RSK.IQ Question of the Week 2/20/18

The SAR and the Subpoena


When a subpoena requires any and all documentation related to an account to be provided, should the Bank provide copies of any SARs filed as well?

Response Summary

Generally, the existence of a SAR may not be revealed, except when the disclosure is required by FinCEN or an appropriate law enforcement or federal banking agency.

Response Detail

The circumstances under which a bank may reveal the existence of a Suspicious Activity Report (“SAR”) are limited.

No bank, and no director, officer, employee, or agent of a bank that reports a suspicious transaction may notify any person involved in the transaction that the transaction has been reported. A SAR and any information that would reveal the existence of a SAR are confidential, except as is necessary to fulfill BSA obligations and responsibilities.

Any person subpoenaed or otherwise requested to disclose a SAR or the information contained in a SAR, except when such disclosure is requested by FinCEN or an appropriate law enforcement or federal banking agency, shall decline to produce the SAR or to provide any information that would disclose that a SAR has been prepared, citing 31 CFR 1020.320(e) and 31 USC 5318(g)(2)(A)(i). Examples of agencies to which a SAR or the information contained therein could be provided include: the criminal investigative services of the armed forces; the Bureau of Alcohol, Tobacco, and Firearms; an attorney general, district attorney, or state’s attorney at the state or local level; the Drug Enforcement Administration; the Federal Bureau of Investigation; the Internal Revenue Service or tax enforcement agencies at the state level; the Office of Foreign Assets Control; a state or local police department; a United States Attorney’s Office; Immigration and Customs Enforcement; the U.S. Postal Inspection Service; and the U.S. Secret Service.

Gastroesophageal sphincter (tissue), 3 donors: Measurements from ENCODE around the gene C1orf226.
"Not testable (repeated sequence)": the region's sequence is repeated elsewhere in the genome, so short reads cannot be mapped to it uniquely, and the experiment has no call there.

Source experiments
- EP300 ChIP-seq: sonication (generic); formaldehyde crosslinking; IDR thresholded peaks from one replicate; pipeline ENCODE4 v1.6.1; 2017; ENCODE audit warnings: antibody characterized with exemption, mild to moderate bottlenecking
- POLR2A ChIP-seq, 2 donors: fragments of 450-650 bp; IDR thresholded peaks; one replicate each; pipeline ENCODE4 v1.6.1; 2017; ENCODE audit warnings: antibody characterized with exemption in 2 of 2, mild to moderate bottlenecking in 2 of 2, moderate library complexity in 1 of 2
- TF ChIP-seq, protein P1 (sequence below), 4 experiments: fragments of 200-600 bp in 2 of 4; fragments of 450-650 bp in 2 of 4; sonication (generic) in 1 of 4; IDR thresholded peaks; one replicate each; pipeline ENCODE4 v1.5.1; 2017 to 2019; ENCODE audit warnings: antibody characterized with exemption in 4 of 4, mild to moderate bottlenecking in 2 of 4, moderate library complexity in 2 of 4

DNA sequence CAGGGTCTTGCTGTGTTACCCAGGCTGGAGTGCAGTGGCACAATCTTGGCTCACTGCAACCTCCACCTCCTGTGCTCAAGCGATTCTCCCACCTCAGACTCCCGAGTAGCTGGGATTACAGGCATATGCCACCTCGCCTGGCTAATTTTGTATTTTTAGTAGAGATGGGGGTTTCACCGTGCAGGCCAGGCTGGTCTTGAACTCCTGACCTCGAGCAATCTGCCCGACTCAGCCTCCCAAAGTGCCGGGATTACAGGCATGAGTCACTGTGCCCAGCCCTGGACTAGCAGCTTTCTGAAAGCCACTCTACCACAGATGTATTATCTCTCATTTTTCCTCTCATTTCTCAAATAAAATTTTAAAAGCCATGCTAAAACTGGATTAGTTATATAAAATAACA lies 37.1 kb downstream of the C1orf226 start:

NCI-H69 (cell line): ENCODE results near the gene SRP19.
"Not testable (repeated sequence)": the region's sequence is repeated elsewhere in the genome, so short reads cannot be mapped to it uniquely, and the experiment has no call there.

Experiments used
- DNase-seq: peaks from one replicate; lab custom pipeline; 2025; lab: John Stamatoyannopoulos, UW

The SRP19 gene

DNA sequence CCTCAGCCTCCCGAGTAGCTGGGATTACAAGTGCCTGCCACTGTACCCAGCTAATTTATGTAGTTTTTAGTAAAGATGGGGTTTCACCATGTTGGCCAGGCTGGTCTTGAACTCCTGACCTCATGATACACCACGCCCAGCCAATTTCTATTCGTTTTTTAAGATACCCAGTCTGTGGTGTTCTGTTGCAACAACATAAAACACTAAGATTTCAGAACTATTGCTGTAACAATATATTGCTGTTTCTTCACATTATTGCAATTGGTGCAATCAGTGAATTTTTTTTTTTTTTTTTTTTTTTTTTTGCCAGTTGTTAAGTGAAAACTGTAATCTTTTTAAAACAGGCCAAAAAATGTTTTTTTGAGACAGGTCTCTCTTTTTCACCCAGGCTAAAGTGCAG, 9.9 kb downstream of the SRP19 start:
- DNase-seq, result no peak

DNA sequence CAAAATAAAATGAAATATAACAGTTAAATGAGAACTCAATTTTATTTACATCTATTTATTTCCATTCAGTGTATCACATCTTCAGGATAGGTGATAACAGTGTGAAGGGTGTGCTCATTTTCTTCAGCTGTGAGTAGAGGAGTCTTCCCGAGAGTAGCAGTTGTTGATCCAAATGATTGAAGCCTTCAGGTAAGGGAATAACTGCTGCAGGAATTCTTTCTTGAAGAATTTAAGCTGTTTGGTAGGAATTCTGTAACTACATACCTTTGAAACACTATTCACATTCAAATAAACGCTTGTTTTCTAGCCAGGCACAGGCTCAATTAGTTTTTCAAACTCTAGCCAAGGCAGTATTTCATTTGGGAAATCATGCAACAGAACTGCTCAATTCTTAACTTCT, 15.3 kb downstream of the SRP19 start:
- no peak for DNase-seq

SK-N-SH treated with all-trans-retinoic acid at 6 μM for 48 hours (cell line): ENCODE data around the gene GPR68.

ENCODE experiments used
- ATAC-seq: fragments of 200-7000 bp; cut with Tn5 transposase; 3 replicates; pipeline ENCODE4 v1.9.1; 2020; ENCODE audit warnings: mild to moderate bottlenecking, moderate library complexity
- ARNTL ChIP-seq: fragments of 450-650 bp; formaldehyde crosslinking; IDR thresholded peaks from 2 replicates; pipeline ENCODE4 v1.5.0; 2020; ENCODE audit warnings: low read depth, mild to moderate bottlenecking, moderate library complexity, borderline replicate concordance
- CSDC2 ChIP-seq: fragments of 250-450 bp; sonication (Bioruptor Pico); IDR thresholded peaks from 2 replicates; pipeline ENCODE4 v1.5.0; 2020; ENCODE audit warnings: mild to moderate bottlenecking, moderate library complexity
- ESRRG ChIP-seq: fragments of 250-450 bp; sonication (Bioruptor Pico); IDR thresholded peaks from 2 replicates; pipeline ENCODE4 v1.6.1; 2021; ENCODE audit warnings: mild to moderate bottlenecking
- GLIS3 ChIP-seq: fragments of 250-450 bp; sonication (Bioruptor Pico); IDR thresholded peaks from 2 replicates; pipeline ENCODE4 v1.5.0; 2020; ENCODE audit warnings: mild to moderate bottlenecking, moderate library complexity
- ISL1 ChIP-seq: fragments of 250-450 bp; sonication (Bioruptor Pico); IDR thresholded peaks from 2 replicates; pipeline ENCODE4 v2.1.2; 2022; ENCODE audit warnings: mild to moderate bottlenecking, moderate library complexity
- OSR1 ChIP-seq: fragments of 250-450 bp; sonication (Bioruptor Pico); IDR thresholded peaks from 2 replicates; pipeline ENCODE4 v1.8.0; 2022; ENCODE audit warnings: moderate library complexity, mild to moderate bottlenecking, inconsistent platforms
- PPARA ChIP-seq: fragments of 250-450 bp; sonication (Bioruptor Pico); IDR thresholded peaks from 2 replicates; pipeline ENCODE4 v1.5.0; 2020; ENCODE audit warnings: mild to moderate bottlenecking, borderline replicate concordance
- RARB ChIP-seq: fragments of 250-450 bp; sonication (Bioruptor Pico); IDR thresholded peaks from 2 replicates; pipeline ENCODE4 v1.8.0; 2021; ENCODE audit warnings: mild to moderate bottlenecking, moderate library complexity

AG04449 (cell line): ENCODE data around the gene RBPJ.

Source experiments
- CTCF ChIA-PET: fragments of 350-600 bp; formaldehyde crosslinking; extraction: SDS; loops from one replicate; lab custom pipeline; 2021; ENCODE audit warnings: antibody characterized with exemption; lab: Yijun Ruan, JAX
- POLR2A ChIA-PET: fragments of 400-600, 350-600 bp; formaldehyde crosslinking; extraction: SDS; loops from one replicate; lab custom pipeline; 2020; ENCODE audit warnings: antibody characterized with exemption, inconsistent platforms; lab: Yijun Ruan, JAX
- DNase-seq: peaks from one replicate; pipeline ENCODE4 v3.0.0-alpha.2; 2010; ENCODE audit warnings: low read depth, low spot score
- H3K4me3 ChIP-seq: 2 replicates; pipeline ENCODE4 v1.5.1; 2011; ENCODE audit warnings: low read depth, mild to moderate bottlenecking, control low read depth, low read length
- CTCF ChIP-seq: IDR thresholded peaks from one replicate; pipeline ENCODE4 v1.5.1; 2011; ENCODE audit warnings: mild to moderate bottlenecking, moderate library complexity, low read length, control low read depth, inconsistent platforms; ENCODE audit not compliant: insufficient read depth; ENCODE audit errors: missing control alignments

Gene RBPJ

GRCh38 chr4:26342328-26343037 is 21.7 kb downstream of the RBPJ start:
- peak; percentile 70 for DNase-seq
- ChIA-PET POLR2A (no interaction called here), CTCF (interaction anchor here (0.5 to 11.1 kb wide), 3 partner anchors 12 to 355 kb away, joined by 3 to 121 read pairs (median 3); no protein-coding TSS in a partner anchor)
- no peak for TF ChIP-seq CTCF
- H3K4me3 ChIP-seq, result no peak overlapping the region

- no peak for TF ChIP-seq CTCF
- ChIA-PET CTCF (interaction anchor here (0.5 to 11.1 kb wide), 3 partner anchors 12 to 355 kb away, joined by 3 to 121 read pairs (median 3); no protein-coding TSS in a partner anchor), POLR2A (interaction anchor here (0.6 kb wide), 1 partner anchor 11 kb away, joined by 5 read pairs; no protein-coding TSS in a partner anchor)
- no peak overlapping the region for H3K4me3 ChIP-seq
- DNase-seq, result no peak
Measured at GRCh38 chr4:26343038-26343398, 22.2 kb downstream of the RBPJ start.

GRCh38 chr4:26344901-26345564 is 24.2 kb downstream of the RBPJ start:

FinCEN and a bank’s federal banking agency should be notified of any such request and of the bank’s response, according to FinCEN, Bank Secrecy Act Anti-Money Laundering Examination Manual, Suspicious Activity Reporting – Overview.

In the case of a subpoena received in a civil action, the Bank would respond to it as it would any such subpoena, except that it would not provide copies of any SARs that had been filed or any information indicating that a SAR had been prepared. Information related to the account which may also have been reported in the SAR but which is available independently of the SAR, such as account statements or signature cards, may be provided as long as the existence of the SAR is not revealed.

If the subpoena specifically requested that the Bank disclose a SAR or the information contained in the SAR, the Bank would decline to provide the SAR or any information indicating that an SAR had been prepared. It would notify FinCEN and the federal agency regulating it of the request and its response.

This entry was posted on Tuesday, February 20th, 2018 at 6:00 am.

Leave a Reply

Your email address will not be published. Required fields are marked *